When Cardell does his daily factory inspection, he takes time to chat with the female staff – around 90 per cent of the workforce. Cardell: “Experience tells me that women bring me more sales commissions than men. They work harder and negotiate more tenaciously.“ It’s perhaps not surprising that 70 per cent of Tony Mora western boots are bought by women.
The building housing Tolo Cardell´s company doesn´t look like the headquarters of one of Mallorca´s prestige businesses. Driving along the Carretera de Alaró one has to be alert not to miss the entrance to the Tony Mora Factory Store at Km 4,19. Only the discreet signboard “Tony Mora Apache Cowboy S.L.“ on the modest whitewashed building reveals that one has found the place. In the foyer stands an aged wine-red sofa, but there’s no reception point. Go through the shop door on the left side and a bell rings like in a Mom-and-Pop store.
Inside, magnificent leather boots are displayed in glass cases and on shelves. There’s time to touch them and breath in the aroma of leather before sales director Tolo Salom arrives. You can even open the back door and enter the factory: “Openness is part of our business policy. We want the customers to get to know our production methods,” says Cardell.
The entrepreneur shuns superficiality: “The product counts. We don´t need palaces. The people who come here know exactly why.” Everything about Tony Mora is shirtsleeve Mallorcan understatement. The factory store is the only place in Mallorca where Tony Mora boots are available. Local fashion dealers are expressly not supplied. Cardell relies on online sales (“Tienda Virtual”) and export trade. The brand has an excellent market position in the Benelux, with a factory store in Almere (Netherlands). Distributors are all over the world: many are British and German but, for example, there’s also the Brazilian luxury chain “Daslu”. Production is limited: no more than 50,000 pairs of boots a year leave the Alaró factory.
Cardell: “We choose these dealers ourselves, if they fit with our image.” Distributors have to pre-pay for their orders. There´s no stock production – “to minimize the entrepreneurial risk,“ Cardell explains.
The best service is available to clients who travel to Alaró and try on the western boots, thus ensuring the perfect fit. The customer gets what he – or she – wants: Eagle wings instead of snake embroidery, red stripes instead of black, higher or lower heels – or fully individual boots. Prices vary between 200 and 2,300 euros for a top-of-the-range pair of crocodile leather boots. Forty per cent of the boots sold by Tony Mora are custom-made and sent by air-mail to the client´s home address – taking around five weeks from pre-paid order to receipt.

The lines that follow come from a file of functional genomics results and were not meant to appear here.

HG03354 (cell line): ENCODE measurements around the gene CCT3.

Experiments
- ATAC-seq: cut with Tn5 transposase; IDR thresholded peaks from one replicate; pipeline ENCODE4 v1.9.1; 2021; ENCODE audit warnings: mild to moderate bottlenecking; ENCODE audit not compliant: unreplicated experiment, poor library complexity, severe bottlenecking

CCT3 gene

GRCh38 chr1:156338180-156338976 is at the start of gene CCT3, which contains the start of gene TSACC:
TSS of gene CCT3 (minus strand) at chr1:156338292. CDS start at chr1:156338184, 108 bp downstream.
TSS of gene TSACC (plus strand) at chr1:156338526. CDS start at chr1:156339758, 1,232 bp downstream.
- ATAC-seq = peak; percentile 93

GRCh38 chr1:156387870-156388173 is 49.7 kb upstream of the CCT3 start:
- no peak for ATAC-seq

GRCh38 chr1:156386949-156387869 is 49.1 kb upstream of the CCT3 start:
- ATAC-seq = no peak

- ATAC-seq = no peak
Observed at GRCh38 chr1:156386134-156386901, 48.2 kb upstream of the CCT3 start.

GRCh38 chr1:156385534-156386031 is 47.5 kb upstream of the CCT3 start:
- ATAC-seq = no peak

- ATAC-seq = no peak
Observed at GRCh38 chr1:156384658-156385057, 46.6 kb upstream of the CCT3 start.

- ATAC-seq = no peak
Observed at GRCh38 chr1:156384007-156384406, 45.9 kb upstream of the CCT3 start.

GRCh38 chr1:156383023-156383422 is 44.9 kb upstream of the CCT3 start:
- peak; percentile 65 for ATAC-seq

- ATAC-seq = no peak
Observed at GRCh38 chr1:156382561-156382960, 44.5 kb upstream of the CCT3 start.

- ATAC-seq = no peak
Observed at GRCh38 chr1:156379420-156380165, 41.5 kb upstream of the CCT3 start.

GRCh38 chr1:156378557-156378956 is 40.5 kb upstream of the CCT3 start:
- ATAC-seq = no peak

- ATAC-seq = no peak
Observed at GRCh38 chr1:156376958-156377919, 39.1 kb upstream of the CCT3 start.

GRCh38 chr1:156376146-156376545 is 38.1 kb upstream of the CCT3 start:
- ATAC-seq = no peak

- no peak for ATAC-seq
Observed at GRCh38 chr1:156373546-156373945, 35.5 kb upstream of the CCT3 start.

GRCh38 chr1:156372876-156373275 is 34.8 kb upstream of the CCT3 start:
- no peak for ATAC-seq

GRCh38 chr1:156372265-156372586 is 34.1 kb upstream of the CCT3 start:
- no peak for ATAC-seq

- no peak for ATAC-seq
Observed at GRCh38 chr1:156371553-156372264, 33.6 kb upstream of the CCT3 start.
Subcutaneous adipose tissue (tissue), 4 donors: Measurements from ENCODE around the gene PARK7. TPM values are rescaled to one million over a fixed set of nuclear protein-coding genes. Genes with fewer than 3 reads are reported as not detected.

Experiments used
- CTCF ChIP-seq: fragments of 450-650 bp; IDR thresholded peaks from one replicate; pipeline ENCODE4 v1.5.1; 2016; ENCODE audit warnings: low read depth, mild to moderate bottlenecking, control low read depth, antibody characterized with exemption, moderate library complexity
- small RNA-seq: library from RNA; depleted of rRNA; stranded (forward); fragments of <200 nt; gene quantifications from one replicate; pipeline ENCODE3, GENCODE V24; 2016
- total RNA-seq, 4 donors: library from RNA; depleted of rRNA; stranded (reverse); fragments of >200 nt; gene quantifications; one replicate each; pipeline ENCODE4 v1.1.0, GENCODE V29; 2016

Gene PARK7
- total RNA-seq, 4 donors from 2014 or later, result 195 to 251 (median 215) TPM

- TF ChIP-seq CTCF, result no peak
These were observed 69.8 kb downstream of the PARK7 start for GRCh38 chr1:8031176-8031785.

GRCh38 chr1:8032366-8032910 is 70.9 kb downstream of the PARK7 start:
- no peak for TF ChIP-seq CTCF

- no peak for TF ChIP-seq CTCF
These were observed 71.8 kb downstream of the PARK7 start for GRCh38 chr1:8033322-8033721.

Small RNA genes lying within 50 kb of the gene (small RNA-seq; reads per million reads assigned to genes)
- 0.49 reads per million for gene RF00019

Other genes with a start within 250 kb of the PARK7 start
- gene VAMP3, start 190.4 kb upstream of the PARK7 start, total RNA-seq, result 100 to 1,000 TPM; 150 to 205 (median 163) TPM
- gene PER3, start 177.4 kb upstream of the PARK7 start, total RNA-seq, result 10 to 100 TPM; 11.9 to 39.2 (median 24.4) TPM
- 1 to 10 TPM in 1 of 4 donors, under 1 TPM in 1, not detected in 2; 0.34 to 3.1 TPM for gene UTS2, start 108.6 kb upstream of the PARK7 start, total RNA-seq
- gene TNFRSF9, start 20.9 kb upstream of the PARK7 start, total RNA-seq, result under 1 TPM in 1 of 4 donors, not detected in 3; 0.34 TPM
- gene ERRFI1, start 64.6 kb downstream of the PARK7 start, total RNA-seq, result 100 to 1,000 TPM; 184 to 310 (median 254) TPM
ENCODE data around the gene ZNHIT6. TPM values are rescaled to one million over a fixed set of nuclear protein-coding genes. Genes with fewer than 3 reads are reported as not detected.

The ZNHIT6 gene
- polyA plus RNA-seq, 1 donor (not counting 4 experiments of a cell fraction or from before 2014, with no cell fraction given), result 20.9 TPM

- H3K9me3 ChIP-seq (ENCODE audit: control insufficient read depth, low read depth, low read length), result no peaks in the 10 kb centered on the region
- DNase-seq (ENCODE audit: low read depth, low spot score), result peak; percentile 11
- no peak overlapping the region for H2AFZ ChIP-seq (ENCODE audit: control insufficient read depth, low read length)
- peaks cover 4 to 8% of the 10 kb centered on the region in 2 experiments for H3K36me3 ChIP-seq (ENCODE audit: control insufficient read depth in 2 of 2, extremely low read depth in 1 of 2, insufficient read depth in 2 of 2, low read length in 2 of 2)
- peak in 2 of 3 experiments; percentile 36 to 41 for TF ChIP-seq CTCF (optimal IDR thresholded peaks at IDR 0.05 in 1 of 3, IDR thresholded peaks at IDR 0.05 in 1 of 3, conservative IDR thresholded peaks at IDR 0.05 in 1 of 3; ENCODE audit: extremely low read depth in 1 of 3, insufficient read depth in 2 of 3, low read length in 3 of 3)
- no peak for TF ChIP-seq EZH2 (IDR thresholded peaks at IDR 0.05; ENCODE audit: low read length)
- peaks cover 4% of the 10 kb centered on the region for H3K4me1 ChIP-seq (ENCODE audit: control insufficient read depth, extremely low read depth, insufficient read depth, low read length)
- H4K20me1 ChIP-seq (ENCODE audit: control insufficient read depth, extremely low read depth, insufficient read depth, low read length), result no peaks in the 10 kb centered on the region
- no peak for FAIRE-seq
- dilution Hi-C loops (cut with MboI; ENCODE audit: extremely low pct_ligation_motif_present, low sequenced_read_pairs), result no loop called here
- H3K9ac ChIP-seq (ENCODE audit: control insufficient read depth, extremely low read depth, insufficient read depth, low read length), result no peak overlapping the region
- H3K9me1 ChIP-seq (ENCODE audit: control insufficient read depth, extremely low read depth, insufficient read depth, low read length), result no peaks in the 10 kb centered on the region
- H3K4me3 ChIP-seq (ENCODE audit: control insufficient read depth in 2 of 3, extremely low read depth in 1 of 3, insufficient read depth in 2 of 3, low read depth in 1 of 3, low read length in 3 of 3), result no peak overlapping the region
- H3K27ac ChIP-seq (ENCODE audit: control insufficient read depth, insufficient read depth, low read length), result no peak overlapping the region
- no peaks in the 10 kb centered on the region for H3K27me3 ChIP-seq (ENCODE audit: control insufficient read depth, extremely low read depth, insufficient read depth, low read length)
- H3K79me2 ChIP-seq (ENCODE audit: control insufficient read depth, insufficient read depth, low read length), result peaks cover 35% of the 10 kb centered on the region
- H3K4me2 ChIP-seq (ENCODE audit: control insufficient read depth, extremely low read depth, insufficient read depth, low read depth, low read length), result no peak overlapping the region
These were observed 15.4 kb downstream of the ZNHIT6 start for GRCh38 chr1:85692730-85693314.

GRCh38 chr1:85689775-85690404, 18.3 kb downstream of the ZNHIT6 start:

The production method justifies the price. Most of the bootmakers have been with the company for more than 25 years, and many of the tool and machines in use for 80 years.
Before a skilled worker retires he passes on his knowledge to his successor. Every pair of boots requires 100 handcrafted steps. Modern leather-cutting machines provide perfectly-fitting puzzle parts. The soles are made strictly by the Goodyear method, stitched twice and cramped. They are filled with cork balls. Tolo Salom: “Even when the exterior stitching becomes worn after many years, the sole maintains stability thanks to the inner stitching.”
Another quality feature of Tony Mora is the composition of a separate inner and exterior leather layer, providing a breathable surrounding for the feet. This also has thermal benefits: feet remain cool in midsummer and warm in winter, because the inner leather skin absorbs the body heat.
The stylish design and exotic materials give a touch of machismo: leather from ostrich, python, crocodile, iguana. Cardell buys the leather from the Spanish peninsula; it originates from Indonesia, Cambodia and Vietnam. “We have certificates proving that the leather is from reptiles reared in species-appropriate farms.” The inner boot skin, however, is always made of good old calf leather.
Are Tony Mora western boots really the best in the world? Tolo Cardell: “I think we are outstanding in the ´Cowboy Fashion” segment. Other producers cover different types, such as biker and rodeo boots.”
The crisis is “zero“ for Tony Mora, says Tolo Cardell. The strong man puts a smile on his face and leans forward – revealing a massive gold neck chain under his white shirt: “2009 is our record year. Those who haven’t done their homework in recent years are now in danger. Some members of the once famous Mallorcan shoe industry, who faced insolvency, made two serious mistakes, according to Cardell: depending too much on sales in “El Corte Inglés”, and neglecting their marketing. Cardell: “The quality of manufacture is one thing. But I know exactly that my mission is to present Tony Mora to international marketplaces and fashion shows, giving us a broad range of prospective purchasers.”
The man who gave his name to the brand actually exists. Antonio Mora is a Mallorcan shoe dealer, now almost 80 years old. He began trading in western boots, which his father, a traditional Mallorcan shoemaker, had produced experimentally. They proved to be a market success and a family business was born, which Tolo Cardell joined in 1988. Originally, visitors from the USA taught the Mallorcans the secrets of western boots – now the Mallorcans set the benchmark for “Vaqueros”.